Evaluation of a Process by which Individual Interest Supports Learning Within a Formal Middle School Classroom Context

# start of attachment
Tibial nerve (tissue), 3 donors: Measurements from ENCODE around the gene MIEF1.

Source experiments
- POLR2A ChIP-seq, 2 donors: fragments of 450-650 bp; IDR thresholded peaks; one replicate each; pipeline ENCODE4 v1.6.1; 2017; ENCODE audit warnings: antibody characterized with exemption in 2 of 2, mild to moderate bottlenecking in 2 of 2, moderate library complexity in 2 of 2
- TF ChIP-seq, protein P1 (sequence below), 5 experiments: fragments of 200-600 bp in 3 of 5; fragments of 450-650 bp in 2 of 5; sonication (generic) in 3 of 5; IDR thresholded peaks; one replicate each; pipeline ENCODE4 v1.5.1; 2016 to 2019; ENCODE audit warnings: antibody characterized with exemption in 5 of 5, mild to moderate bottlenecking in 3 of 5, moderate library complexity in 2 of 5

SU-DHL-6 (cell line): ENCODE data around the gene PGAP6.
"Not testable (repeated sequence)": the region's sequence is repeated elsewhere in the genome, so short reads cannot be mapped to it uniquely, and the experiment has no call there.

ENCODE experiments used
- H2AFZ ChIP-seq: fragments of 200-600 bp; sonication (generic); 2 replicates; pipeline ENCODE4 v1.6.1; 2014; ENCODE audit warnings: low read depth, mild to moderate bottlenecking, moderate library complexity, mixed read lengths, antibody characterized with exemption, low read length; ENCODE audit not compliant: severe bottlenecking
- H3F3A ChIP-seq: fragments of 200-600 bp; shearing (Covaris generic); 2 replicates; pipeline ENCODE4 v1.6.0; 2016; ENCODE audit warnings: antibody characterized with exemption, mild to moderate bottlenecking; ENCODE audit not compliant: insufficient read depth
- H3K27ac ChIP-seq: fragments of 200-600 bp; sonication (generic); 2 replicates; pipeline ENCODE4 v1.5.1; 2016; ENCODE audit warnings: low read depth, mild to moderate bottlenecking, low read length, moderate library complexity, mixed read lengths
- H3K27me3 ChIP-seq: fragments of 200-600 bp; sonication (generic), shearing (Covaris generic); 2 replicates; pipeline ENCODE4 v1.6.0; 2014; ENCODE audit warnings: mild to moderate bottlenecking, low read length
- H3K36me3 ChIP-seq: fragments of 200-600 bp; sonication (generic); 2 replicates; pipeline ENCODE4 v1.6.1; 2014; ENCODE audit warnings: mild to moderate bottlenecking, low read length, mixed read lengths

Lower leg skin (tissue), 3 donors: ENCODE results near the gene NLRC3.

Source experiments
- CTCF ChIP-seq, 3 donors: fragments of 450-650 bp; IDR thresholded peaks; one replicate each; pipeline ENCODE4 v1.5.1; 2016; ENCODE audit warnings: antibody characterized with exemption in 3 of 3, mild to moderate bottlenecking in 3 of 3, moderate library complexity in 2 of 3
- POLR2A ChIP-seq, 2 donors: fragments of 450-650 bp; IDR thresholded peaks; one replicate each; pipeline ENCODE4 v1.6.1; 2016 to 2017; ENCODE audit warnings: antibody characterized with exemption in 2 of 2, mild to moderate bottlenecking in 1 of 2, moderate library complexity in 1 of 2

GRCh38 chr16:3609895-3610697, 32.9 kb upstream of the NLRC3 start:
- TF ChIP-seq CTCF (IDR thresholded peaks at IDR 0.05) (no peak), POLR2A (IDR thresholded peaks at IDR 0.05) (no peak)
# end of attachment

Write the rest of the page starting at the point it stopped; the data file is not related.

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The affective domain and its impact on science achievement has been studied with increasing attention over the past decade. However, there has been little empirical work on how individual interest, and facilitation of situational interest in the classroom, facilitates learning of concepts within fine-grained units of instruction. Drawing upon previous theoretical and empirical work, we test the hypothesis that individual interest facilitates situational interest, and that this in turn facilitates content learning, with respect to a 10-day health education intervention focused on teaching middle school students about light, color, and vision. We found that individual interest in science facilitates situational interest in the classroom activities and the teacher’s instruction, and that situational interest has a positive and significant effect on learning concepts related to light and vision. Our data suggest that facilitating situational interest is a requirement if individual interest and prior knowledge are to be effective scaffolds for conceptual learning. However, targeting of other affective traits like motivation and engagement or cognitive processes like goal setting may be necessary to fully harness students’ interest toward effective scaffolding of learning.



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